Also opposing the proposal was Village of Greendale President John Hermes, who testified against it at a legislative hearing. Then-Common Council president Willie Hines, Jr. testified, saying “We firmly believe it would harm us economically.” Others who opposed it included Beaver Dam Mayor Tom Kennedy, Lancaster Mayor Jerry Wehrle, Appleton Mayor Tim Hanna and Wisconsin Dells Mayor Brian Landers. 

Groups that publicly opposed the proposal included the League of Wisconsin Municipalities, the Intergovernmental Cooperation Council, which consists of the chief elected officials in Milwaukee County municipalities, and the Milwaukee Brotherhood of Firefighters, a chapter of the International Association of Black Professional Firefighters. 

For Walker, this was a chance to reward the police and fire unions, who supported his bid for governor, and in the process get revenge against Barrett, who had the temerity to run against Walker in the 2012 recall election. 

But the proposal was far from a slam dunk, as it would likely be opposed by all Democratic legislators and might attract some Republicans serving some of those 127 municipalities with some kind of residency rule. So Walker and Republican leaders included it in the state biennial budget bill of 2013-2015, which GOP legislators, who controlled both houses, would have to support.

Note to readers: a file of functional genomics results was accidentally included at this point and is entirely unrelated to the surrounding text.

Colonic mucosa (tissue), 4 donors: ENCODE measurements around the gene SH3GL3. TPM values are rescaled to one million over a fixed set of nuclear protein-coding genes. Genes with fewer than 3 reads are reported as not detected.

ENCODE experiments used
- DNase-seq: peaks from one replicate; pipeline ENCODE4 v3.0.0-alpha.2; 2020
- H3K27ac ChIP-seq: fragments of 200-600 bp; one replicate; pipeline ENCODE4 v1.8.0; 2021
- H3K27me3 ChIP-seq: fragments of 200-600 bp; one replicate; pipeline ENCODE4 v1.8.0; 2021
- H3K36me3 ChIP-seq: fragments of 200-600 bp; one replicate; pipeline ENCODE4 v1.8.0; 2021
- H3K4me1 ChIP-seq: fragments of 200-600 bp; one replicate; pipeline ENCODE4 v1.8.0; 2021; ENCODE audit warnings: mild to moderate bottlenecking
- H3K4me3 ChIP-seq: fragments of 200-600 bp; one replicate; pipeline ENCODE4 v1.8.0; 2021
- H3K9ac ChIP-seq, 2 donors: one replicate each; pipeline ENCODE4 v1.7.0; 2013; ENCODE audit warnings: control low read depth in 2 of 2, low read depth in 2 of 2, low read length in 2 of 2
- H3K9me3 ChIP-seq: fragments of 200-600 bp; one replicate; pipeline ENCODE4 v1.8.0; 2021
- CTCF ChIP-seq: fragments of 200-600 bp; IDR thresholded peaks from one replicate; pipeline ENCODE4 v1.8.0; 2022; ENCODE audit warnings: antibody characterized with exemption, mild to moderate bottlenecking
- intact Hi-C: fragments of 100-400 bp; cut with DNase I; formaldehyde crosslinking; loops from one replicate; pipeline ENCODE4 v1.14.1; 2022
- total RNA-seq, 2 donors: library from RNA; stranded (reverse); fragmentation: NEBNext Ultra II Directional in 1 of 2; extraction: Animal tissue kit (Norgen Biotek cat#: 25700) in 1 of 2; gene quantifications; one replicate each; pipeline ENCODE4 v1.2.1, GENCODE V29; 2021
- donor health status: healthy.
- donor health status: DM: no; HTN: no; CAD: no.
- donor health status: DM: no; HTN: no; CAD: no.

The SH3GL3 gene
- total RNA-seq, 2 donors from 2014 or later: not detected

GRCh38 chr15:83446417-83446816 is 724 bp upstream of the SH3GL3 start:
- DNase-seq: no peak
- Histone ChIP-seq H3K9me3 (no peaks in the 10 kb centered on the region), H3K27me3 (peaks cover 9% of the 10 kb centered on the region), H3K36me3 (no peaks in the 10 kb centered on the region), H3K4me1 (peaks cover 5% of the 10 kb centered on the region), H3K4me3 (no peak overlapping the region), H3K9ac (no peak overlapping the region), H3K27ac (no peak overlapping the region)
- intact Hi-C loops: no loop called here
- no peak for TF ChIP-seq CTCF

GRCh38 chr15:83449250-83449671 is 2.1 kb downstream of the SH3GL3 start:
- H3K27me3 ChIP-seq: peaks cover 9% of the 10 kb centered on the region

Barrett led a fight to remove the proposal from the budget bill. 

“This is a pure policy item” and “has nothing to do with the state budget,” he said. “Removing residency as a condition of employment serves no compelling state interest, does nothing for the state economy, does not create a single job and has absolutely no fiscal impact on the state budget…For that reason alone it should be taken out of the budget and debated on its own merits.”

Prominent Milwaukee businessman and philanthropist Sheldon Lubar sent a letter to every state legislator, asking them to take the proposal out of the budget and let local officials decide the issue.

Republican Rep. Chris Kapenga of Delafield (now a state senator) and Sen. Glenn Grothman of West Bend (now a Wisconsin congressman) joined Lubar in questioning why the provision was part of the state budget. Grothman ultimately crossed party lines to vote for a Democratic motion to remove the item from the budget.

But the motion failed, the proposal stayed in the budget, and in June 2013, the budget was passed, with Republicans voting for it and Democratic legislators opposing it. For three years after this the Barrett administration fought the law in the courts, employing the city attorney to fight it all the way up the legal system, until the Wisconsin Supreme Court, in June 2016, upheld the state law. 

You will notice one person who does not appear in this narrative. I could find no story with Taylor championing the city residency rule. Checking her press releases, there is not one press release on the bill to kill the residency requirement in 2013, though she had time for a release touting her participation in a legislative exchange to Armenia.